Territorialism – the key to cultural diversity
Ground-breaking new anthropological research has shed light on what has driven humanity’s amazing cultural diversity.
Genetically, humans are the most homogenous species on the planet, yet we have different religions, marriage systems, languages, and dances.
“Humans are a very young species with very little genetic diversity, yet we’ve got enormous cultural diversity that other species really don’t have,” says Mark Pagel, a professor of evolutionary biology in the School of Animal and Microbial Sciences at the University of Reading in England.
In an article in the latest issue of the science journal Nature, Professor Pagel and co-author Ruth Mace, an anthropologist at the University College London, argue that our cultural evolution is driven in large part by a desire to control resources.
“Humans have a proclivity for drawing a ring around themselves and saying ‘this is my territory and I’m going to exclude others from occupying it’,” Professor Pagel said.
“That leads to different cultures arising through the usual processes of diversification and drifting apart when they’re isolated from each other.”
The research is salient at a time when there is much debate about cultural homogenisation sweeping the world.
From Manila to Miami, people seem to eat the same foods, watch the same films, and drive the same cars. Languages are being lost at a rate of one per day.
Professor Pagel says a cultural erosion is taking place but he says it has happened far less than it appears. He says that, unless they’re tempted financially to move and assimilate into a new culture, most people prefer to stay where they are and continue doing what they have always done.
“What’s remarkable is how little movement we have seen in people, given the ability we have to move people,” Professor Pagel said. “It’s the natural tendency for cultures to be quite cohesive and exclusive that we want to draw attention to,” he said
The study found that human cultures distribute themselves around the world in patterns similar to animal species. In animals, a trend known as ‘Rapaport’s Rule’ holds that the density of species is highest in the equatorial regions and declines steadily toward the poles.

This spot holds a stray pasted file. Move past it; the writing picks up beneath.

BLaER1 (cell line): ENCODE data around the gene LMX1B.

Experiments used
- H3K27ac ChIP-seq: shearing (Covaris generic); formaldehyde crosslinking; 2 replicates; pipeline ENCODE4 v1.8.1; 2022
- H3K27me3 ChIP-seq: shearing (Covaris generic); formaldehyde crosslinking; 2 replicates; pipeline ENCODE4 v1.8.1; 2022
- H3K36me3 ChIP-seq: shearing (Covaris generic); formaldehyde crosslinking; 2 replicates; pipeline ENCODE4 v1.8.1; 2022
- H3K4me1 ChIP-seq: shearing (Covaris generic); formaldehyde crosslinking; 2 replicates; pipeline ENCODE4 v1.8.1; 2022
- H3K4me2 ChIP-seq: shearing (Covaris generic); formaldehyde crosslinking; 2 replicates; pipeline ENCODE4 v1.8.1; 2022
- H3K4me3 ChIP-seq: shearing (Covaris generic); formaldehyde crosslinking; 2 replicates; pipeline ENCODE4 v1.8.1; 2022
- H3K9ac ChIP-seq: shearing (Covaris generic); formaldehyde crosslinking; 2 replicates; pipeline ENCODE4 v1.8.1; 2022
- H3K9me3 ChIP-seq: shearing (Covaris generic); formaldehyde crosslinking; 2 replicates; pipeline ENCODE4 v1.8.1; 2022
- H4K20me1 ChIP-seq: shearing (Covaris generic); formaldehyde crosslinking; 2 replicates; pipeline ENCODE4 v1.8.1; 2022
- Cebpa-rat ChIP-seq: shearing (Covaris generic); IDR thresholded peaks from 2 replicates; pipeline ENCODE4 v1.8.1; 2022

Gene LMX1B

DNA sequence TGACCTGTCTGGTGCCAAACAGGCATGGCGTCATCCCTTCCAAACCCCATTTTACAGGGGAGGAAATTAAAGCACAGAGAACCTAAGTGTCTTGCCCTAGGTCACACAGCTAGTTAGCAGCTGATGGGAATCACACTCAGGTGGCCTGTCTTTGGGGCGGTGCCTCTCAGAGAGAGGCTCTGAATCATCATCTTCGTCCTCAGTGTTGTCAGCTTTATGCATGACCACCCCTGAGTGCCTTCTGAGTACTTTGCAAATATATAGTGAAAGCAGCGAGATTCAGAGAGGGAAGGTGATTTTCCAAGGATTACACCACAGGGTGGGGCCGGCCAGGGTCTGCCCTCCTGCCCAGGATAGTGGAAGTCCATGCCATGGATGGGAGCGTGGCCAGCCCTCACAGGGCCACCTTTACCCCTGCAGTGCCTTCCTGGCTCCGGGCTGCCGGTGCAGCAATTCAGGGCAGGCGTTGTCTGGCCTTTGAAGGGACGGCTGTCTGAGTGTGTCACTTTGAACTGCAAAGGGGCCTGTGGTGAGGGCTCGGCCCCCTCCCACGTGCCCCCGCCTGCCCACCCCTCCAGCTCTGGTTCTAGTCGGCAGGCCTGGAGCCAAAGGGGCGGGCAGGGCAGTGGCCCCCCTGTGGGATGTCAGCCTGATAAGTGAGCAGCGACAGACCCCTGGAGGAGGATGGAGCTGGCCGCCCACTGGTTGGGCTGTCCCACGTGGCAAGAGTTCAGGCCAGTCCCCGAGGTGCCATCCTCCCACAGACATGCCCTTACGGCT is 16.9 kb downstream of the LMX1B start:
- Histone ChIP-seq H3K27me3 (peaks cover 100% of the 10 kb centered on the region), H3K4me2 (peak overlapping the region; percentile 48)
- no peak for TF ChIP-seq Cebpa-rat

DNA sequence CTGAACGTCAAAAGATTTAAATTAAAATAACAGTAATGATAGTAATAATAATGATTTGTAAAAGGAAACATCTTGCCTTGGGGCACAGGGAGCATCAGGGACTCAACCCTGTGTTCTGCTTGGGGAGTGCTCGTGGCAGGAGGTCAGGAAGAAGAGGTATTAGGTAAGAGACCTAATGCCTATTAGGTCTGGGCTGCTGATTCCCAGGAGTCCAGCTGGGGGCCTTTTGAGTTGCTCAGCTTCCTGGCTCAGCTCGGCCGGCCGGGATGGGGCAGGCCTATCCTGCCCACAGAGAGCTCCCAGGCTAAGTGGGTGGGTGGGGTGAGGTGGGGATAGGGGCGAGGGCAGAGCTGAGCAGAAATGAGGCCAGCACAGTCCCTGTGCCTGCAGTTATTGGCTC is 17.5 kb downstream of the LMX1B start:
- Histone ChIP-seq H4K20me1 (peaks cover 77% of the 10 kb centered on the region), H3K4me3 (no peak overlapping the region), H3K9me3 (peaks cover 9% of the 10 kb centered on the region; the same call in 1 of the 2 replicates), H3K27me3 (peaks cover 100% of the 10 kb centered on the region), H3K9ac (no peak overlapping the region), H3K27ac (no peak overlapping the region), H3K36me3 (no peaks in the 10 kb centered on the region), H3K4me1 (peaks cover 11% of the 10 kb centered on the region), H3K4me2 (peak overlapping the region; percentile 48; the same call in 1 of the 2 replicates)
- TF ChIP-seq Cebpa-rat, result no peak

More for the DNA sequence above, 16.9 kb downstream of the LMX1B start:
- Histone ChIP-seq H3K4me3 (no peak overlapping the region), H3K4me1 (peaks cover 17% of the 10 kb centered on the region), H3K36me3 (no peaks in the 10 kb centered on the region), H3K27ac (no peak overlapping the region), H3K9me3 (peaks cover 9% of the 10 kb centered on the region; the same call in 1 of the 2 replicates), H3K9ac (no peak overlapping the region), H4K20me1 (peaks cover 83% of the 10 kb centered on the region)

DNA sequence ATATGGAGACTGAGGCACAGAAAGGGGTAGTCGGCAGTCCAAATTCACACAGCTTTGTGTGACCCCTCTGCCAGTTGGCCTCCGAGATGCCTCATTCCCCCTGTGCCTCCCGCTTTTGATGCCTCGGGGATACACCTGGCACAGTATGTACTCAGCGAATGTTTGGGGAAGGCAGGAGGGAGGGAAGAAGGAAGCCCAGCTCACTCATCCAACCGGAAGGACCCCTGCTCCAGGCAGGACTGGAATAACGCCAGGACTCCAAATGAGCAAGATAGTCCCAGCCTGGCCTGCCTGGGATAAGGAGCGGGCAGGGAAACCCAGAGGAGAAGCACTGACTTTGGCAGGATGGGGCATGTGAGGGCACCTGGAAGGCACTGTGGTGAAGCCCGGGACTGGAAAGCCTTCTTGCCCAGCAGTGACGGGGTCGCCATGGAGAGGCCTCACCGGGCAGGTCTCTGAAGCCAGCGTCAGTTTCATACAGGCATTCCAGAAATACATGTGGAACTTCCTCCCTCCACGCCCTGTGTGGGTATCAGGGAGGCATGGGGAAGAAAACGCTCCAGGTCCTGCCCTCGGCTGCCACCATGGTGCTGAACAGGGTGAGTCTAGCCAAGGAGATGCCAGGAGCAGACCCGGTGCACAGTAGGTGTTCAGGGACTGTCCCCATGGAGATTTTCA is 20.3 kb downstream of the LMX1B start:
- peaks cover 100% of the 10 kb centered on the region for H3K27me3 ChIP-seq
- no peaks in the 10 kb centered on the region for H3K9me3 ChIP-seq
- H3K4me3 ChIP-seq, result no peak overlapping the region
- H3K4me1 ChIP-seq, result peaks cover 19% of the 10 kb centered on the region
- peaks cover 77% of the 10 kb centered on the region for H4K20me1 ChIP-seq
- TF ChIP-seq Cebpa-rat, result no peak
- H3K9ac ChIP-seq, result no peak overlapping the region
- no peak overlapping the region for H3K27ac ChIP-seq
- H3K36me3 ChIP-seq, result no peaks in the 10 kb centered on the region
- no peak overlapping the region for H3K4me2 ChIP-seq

Different languages – the standard by which the study differentiates cultures – are spoken every few square miles in some equatorial areas, while less climatologically hospitable regions have few languages.
“When resources are abundant, it is possible for a small group of humans to survive, while in areas where resources are not very abundant people have to range over large areas to meet their daily needs, and that seems to homogenise cultures, because they’re constantly coming into contact with other people,” Professor Pagel said.
Although our cultural diversity is still strong, it is only a fraction of what it was 10,000 years ago, when agriculturists moved out of Mesopotamia and replaced hunter-gatherer cultures in Europe and elsewhere, wiping out languages in the process.
“There are only about 50 languages spoken in Europe today. If it hadn’t been for the advance of the agriculturists, we would probably have greater linguistic diversity in Europe, and probably greater cultural diversity too,” Professor Pagel said.
We may be in another state of transition now with some experts suggesting that mass migrations of people moving from poor regions to rich areas will further reduce our cultural diversity.
“Whether things will change in the next hundred years and we’ll have one big homogenous world, we can’t really say. But we can say that, despite the potential for movement, really very little has happened so far,” Professor Pagel said.
“After all, you can walk down a street in Manhattan and find three generations of Italian speakers. Walk a few blocks more, and people are speaking Chinese. The cultural differences in Manhattan still remain,” he said.